• History1


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Fontenelle Forest (once known as Fontenelle Forest Association and Fontenelle Nature Association) began in 1910 when Dr. A.A. Tyler and Dr. Harold Gifford, Sr formed a team of area scholars and businessmen. The group’s mission was to preserve the beautiful lands along the Missouri River just south of Omaha. In 1913, eight years before the beginning of Nebraska's state parks system, Fontenelle Forest Association was officially formed. With the interruption of World War I, it took until 1920 to raise $60,000 to buy the first tract of over 300 acres of land.

Until the mid-1960s, the land was primarily used as a place for hikes and picnics. A caretaker was the only professional staff member employed. However, in the 1960s Omaha's city forester, Jim Malkowski, began to lead educational hikes in the forest. These proved popular, resulting in the opening of a nature center in 1966, with Malkowski as its first Director.

In the years since, FF’s facilities have been expanded, and the educational offerings have grown and diversified. The total land area owned and managed has expanded to approximately 2,000 acres.  In 2000, Fontenelle Forest Association officially changed its name to Fontenelle Nature Association. This change was intended to create more of an "umbrella" title for the organization, inclusive of all facilities and major projects. In 2012, Fontenelle Nature Association changed its name back to Fontenelle Forest.

Today, Fontenelle Forest's lands encompass one of the largest natural deciduous forests in Nebraska. Fontenelle Forest is listed as a National Natural Landmark and a National Historic District by the United States Department of the Interior, and the State of Nebraska officially designates its upland and lowland forests as ‘very rare’ ecosystems.

Cultural History

Evidence uncovered and preserved by amateur archaeologist Robert F. Gilder in the early 20th century shows that diverse Native American cultures flourished here during the Nebraska Phase of the Woodland period (1100 - 1400 AD). Over 70 earth lodges - large, bowl-like depressions that once housed farming peoples - can be found along the river bluffs of eastern Nebraska and western Iowa.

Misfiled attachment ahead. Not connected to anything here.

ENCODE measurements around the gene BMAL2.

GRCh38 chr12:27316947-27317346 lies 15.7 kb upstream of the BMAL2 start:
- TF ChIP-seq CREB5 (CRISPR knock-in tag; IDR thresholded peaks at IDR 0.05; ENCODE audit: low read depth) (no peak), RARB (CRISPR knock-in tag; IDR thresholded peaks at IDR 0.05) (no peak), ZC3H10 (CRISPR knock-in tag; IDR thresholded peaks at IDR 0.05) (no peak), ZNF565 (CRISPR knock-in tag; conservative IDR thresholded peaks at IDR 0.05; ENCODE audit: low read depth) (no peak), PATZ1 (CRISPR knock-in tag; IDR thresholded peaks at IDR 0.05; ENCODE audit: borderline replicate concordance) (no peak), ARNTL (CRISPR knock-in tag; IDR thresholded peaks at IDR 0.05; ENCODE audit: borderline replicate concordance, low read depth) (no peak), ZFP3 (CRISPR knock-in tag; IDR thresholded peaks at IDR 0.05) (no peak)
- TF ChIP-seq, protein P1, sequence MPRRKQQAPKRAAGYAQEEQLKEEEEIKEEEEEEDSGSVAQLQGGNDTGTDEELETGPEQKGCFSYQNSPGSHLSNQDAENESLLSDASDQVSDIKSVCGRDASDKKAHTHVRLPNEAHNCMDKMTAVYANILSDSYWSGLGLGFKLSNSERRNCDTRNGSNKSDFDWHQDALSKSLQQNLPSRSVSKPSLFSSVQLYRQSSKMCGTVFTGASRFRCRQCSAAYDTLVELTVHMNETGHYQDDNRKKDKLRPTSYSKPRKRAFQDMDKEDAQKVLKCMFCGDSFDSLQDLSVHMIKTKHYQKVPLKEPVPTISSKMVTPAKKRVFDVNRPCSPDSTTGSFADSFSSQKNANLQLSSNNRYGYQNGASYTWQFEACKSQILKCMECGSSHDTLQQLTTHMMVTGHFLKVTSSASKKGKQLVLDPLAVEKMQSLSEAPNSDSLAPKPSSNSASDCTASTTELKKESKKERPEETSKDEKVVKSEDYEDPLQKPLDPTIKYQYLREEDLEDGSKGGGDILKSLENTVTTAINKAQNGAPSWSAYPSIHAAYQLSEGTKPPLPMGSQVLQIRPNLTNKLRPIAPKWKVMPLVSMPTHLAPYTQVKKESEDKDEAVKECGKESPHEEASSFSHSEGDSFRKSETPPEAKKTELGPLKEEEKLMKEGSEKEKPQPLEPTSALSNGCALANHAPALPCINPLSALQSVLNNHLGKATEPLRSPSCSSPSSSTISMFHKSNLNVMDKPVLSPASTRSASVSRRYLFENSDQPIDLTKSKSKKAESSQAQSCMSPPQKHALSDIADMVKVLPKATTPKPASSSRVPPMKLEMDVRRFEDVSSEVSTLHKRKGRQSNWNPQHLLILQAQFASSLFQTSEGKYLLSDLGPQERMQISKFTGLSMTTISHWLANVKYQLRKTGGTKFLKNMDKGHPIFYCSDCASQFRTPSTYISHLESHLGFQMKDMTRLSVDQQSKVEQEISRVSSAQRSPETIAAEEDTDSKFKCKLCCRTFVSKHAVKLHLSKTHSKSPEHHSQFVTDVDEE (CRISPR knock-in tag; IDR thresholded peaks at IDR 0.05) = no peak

In 1804, the Lewis and Clark Expedition undoubtedly crossed our lands, and in 1822, Joshua Pilcher of the Missouri Fur Company built a trading post near the present Great Marsh. This trading post began the settlement of Bellevue, Nebraska's oldest community, and served as a major stopover during the illustrious days of the Rocky Mountain fur trade.

In 1828, Pilcher's Post was purchased by Lucien Fontenelle, a French-American fur trader. Later it was used as an Indian Agency headquarter by the U.S. government. One of the interpreters at this Agency was Logan Fontenelle, one of five children of Lucien Fontenelle and Omaha tribe member Me-um-bane. Logan Fontenelle was raised in both cultures and became a highly respected spokesman for the Omaha tribe before his death at age 30 at the hands of a Sioux war party. Both Lucien and Logan Fontenelle are buried on FF property, though the exact site has never been located. It is officially Logan for whom the Forest is named.

Land/Facility History

In 1998, 82-acre Camp Brewster was purchased from the Metro Omaha YWCA. This acquisition was spearheaded by Amy Willer and supported by generous contributions from the Willer Foundation and the Nebraska Environmental Trust Fund. This land connects to the existing Forest and provides space for special events and educational activities.

Fontenelle Forest Nature Center, also known as The Katherine and Fred Buffett Forest Learning Center, opened in October 2000 as the primary facility of Fontenelle Forest Nature Center. This 25,000-square-foot building provides space for school programs, public education events and private events.

The Gilbert and Martha Hitchcock Wetlands Learning Center opened in the spring of 1999 and is located two miles from Fontenelle Forest Nature Center. This satellite building provides educational spaces adjacent to the Gifford Memorial Boardwalk, a 3/8-mile path that leads to a two-story observation tower overlooking the Great Marsh.

In 1995, the Lozier Foundation helped FF buy the Krimlofski Tract, adding 262 acres to Neale Woods and directly connecting the forest to the Missouri River. The land included a small pond and stream, a section of bluffs and about one mile of river frontage, as well as Fort Lisa, fur trader Manuel Lisa's 1812 outpost. FF hopes to eventually sponsor additional excavations to learn more about this historically significant trading post.

In 1971, Edith Neale donated 120 acres of north Omaha land that her father had homesteaded in the mid-1800s, marking the beginning of our Neale Woods location. Another 60 acres of contiguous land was donated by Carl Jonas, whose father had been a founding member of FF. Bequests from Jonas' estate also allowed the purchase of 112 additional acres; 25 of these acres were cleared and planted as prairies, thought to be representative of the land in the mid-1800s. Jonas' former home serves as the current Neale Woods Nature Center.

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